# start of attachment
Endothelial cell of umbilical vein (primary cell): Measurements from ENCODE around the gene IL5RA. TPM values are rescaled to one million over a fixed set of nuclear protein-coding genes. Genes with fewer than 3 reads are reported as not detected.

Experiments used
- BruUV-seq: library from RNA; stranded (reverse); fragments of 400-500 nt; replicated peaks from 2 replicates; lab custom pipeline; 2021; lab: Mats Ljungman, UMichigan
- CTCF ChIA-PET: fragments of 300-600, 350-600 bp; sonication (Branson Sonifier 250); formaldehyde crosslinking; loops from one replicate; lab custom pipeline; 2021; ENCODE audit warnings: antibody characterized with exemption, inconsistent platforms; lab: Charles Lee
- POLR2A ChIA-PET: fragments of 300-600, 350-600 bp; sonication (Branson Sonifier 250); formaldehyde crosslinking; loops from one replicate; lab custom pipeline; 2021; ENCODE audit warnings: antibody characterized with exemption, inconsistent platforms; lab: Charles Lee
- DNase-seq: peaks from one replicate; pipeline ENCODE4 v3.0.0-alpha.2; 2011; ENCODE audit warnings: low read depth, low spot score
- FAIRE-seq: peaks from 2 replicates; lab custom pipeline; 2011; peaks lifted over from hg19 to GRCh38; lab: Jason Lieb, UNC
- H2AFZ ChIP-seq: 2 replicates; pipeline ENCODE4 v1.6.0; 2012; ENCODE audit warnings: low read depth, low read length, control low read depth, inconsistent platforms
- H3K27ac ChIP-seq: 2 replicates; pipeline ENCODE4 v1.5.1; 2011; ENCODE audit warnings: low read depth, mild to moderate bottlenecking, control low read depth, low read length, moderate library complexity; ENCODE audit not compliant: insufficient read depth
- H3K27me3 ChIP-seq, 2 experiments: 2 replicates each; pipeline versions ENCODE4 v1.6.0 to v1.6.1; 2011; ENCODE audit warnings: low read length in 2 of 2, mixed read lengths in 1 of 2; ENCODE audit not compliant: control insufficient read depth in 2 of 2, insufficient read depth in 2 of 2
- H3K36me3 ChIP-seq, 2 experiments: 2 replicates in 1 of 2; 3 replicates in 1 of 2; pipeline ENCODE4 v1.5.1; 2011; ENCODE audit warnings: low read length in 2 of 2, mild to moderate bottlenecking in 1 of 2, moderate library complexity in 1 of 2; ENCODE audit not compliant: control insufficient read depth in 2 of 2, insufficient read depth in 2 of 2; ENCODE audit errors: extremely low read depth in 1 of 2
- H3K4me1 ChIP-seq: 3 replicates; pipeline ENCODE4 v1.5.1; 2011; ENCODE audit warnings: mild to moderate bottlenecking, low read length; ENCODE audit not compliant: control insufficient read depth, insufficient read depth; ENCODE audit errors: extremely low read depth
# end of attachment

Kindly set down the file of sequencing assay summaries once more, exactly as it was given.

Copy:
Endothelial cell of umbilical vein (primary cell): Measurements from ENCODE around the gene IL5RA. TPM values are rescaled to one million over a fixed set of nuclear protein-coding genes. Genes with fewer than 3 reads are reported as not detected.

Experiments used
- BruUV-seq: library from RNA; stranded (reverse); fragments of 400-500 nt; replicated peaks from 2 replicates; lab custom pipeline; 2021; lab: Mats Ljungman, UMichigan
- CTCF ChIA-PET: fragments of 300-600, 350-600 bp; sonication (Branson Sonifier 250); formaldehyde crosslinking; loops from one replicate; lab custom pipeline; 2021; ENCODE audit warnings: antibody characterized with exemption, inconsistent platforms; lab: Charles Lee
- POLR2A ChIA-PET: fragments of 300-600, 350-600 bp; sonication (Branson Sonifier 250); formaldehyde crosslinking; loops from one replicate; lab custom pipeline; 2021; ENCODE audit warnings: antibody characterized with exemption, inconsistent platforms; lab: Charles Lee
- DNase-seq: peaks from one replicate; pipeline ENCODE4 v3.0.0-alpha.2; 2011; ENCODE audit warnings: low read depth, low spot score
- FAIRE-seq: peaks from 2 replicates; lab custom pipeline; 2011; peaks lifted over from hg19 to GRCh38; lab: Jason Lieb, UNC
- H2AFZ ChIP-seq: 2 replicates; pipeline ENCODE4 v1.6.0; 2012; ENCODE audit warnings: low read depth, low read length, control low read depth, inconsistent platforms
- H3K27ac ChIP-seq: 2 replicates; pipeline ENCODE4 v1.5.1; 2011; ENCODE audit warnings: low read depth, mild to moderate bottlenecking, control low read depth, low read length, moderate library complexity; ENCODE audit not compliant: insufficient read depth
- H3K27me3 ChIP-seq, 2 experiments: 2 replicates each; pipeline versions ENCODE4 v1.6.0 to v1.6.1; 2011; ENCODE audit warnings: low read length in 2 of 2, mixed read lengths in 1 of 2; ENCODE audit not compliant: control insufficient read depth in 2 of 2, insufficient read depth in 2 of 2
- H3K36me3 ChIP-seq, 2 experiments: 2 replicates in 1 of 2; 3 replicates in 1 of 2; pipeline ENCODE4 v1.5.1; 2011; ENCODE audit warnings: low read length in 2 of 2, mild to moderate bottlenecking in 1 of 2, moderate library complexity in 1 of 2; ENCODE audit not compliant: control insufficient read depth in 2 of 2, insufficient read depth in 2 of 2; ENCODE audit errors: extremely low read depth in 1 of 2
- H3K4me1 ChIP-seq: 3 replicates; pipeline ENCODE4 v1.5.1; 2011; ENCODE audit warnings: mild to moderate bottlenecking, low read length; ENCODE audit not compliant: control insufficient read depth, insufficient read depth; ENCODE audit errors: extremely low read depth